Getty/Alberto E. Rodriguez

The final episode of the final season of American Idol aired Thursday night, and the two finalists—La'Porsha Renae, a 22-year-old black woman from Mississippi, and Trent Harmon, a 25-year-old white farm boy also from Mississippi—were barely seen at all. While judge Jennifer Lopez and season-four winner Carrie Underwood performed five-minute sets, Renae and Harmon were only heard briefly, at the very tail end of the episode. Instead of a conventional finale, this was a celebration of an institution that has lasted 15 years in a television atmosphere where most reality shows last six, tops. Like many aspects of American Idol, the show does more for the people running it than the people performing on it.

At the end of the night, after two hours of commemorating seasons past, Ryan Seacrest opened the envelope and read Trent Harmon's name.

"The person that everyone thinks is gonna win never wins, and the person that everyone thinks is not gonna win, usually does so I wasn't stunned by it," Renae told Entertainment Tonight. La'Porsha's right: Many people, including Idol winners Kelly Clarkson and Ruben Studdard, were pulling for her.

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Trent Harmon is definitely talented, and he performed well this season. But he also had another thing going for him: he’s a white man on a show that white men have dominated.

We gathered data for all 15 seasons of the late, (sometimes) great singing competition series and broke down the winners and top-three finalists by race and gender. Let's start with the finalists:

There's surprising gender parity among Idol finalists. This is something the overall music industry does very poorly, with women making up only 1/3 of Top 40 performers. In that context, the balance achieved on Idol is pretty impressive. But things go downhill from here.

Needless to say, it is less than ideal that people of color make up only 37.7% of American Idol finalists. When we break down finalists by both race and gender, the nature of this gap gets clearer.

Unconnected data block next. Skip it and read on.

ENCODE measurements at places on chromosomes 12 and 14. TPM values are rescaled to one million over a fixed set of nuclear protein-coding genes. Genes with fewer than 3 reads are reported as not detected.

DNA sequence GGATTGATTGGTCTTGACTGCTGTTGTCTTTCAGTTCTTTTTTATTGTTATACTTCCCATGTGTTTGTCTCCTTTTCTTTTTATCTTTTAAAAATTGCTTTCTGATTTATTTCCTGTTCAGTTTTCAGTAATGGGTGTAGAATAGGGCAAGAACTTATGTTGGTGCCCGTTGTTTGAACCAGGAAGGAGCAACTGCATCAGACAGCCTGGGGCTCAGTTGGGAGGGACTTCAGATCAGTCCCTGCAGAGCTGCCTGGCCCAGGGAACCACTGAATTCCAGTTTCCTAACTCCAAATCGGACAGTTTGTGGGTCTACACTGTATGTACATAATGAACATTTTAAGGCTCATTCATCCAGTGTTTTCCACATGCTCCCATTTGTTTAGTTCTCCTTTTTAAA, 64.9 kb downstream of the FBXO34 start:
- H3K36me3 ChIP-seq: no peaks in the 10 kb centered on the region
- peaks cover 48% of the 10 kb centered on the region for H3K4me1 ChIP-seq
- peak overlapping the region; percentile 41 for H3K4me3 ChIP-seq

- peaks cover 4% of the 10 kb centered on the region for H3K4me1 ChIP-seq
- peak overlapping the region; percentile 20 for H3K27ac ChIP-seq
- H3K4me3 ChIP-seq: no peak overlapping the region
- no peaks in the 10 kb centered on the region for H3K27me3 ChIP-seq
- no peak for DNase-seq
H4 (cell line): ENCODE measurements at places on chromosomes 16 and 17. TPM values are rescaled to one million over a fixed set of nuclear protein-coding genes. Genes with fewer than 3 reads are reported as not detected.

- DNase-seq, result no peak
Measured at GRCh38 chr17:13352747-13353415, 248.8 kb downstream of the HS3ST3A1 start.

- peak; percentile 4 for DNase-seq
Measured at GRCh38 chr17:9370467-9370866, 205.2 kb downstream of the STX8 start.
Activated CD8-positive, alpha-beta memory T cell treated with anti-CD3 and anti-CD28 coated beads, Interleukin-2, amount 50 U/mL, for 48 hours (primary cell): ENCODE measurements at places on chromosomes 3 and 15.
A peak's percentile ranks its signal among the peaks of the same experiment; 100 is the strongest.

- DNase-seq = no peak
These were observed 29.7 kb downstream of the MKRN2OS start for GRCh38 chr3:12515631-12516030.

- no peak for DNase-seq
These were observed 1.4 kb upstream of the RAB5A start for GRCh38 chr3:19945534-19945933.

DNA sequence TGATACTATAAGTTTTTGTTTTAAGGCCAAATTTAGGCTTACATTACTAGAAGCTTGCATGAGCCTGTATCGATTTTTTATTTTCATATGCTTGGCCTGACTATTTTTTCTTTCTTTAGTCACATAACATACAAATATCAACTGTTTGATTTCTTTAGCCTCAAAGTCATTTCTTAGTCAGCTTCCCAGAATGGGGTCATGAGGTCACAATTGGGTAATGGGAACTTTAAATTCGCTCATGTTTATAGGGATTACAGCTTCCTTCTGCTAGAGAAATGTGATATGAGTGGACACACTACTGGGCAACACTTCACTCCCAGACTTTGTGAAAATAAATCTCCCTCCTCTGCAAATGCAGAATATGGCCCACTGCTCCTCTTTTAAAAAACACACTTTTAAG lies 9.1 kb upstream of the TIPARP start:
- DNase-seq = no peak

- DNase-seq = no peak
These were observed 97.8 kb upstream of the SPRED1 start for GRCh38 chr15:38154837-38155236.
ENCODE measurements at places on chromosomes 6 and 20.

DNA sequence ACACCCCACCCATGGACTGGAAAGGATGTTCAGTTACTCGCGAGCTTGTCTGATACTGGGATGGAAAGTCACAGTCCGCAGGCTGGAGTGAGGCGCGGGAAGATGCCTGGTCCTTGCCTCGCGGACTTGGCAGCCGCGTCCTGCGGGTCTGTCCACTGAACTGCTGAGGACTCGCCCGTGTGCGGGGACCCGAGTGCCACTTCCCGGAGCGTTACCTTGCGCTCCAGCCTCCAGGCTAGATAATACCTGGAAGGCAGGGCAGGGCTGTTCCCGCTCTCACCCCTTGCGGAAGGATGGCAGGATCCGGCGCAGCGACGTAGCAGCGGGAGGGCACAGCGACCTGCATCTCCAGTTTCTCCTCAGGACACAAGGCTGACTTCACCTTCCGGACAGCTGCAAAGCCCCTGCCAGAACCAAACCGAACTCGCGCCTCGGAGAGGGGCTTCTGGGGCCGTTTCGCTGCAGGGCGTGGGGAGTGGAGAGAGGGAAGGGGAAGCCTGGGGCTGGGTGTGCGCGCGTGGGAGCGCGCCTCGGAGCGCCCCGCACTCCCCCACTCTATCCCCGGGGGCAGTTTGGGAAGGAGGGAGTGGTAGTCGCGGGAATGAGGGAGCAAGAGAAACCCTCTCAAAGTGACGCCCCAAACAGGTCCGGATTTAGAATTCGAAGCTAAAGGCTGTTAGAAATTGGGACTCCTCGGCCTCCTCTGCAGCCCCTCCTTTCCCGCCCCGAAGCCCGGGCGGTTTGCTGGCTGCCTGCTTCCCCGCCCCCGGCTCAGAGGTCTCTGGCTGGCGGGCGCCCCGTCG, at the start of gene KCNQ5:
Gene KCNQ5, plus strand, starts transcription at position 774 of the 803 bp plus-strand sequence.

The group that America votes into the top three most often is white men, and the group they most often exclude is men of color. White men alone comprise 42% of American Idol finalists, while men of color comprise only 8%. What about Idol winners?

Despite accounting for just under 50% of the top-three contestants, women have won only six of the 15 seasons of American Idol (40%). That's not terrible. But let's look at how people of color perform in the final vote.

Only four people of color have won American Idol: Ruben Studdard (season two), Fantasia Barrino (season three), Jordin Sparks (season six), and Candice Glover (season 12). That means 75% of American Idol winners were white people.

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When we break down the winners by race and gender, the disparity becomes even more drastic.

This is a pretty incredible graph when you think about the biggest names American Idol ever produced: Carrie Underwood, Kelly Clarkson, Jordin Sparks, Ruben Studdard—all, well, not white men. And yet, white men have won this competition in nine of 15 seasons: That's 60% of the time.

What's really interesting about this data, though, is how much the race and gender of finalists and winners changed as the American Idol viewership dropped off. It took five seasons for the first white dude (Taylor Hicks) to win: The show started off much more diverse than it finished.

In the first seven seasons of American Idol—roughly the first half of the show's run—only six white men made it to the final three at all (Clay Aiken, Bo Bice, Taylor Hicks, Elliot Yamin, Blake Lewis, and David Cook). White men only made up 28% of finalists for the first half of this series, and yet, they somehow ended up with 60% of the wins overall. How did that happen?

In the last eight seasons of American Idol, 14 of the 24 final-three contestants were men, and every single season but one (season 12) was won by a white man.

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There's been a lot of discussion about why American Idol's ratings dwindled, and why the show had to end. But one thing is obvious. When the Idol viewership fell away, the voters who remained had a very definite bias for what a winner looks like.

This year, everything worked out all right for La'Porsha. She and Harmon were both given cars, and she signed a deal with Big Machine Records and 19 Entertainment. But it shouldn't have been a surprise, really, when Trent became the final winner of American Idol. The pendulum had been swinging in his favor for the last eight seasons.

Kelsey McKinney is a culture staff writer for Fusion.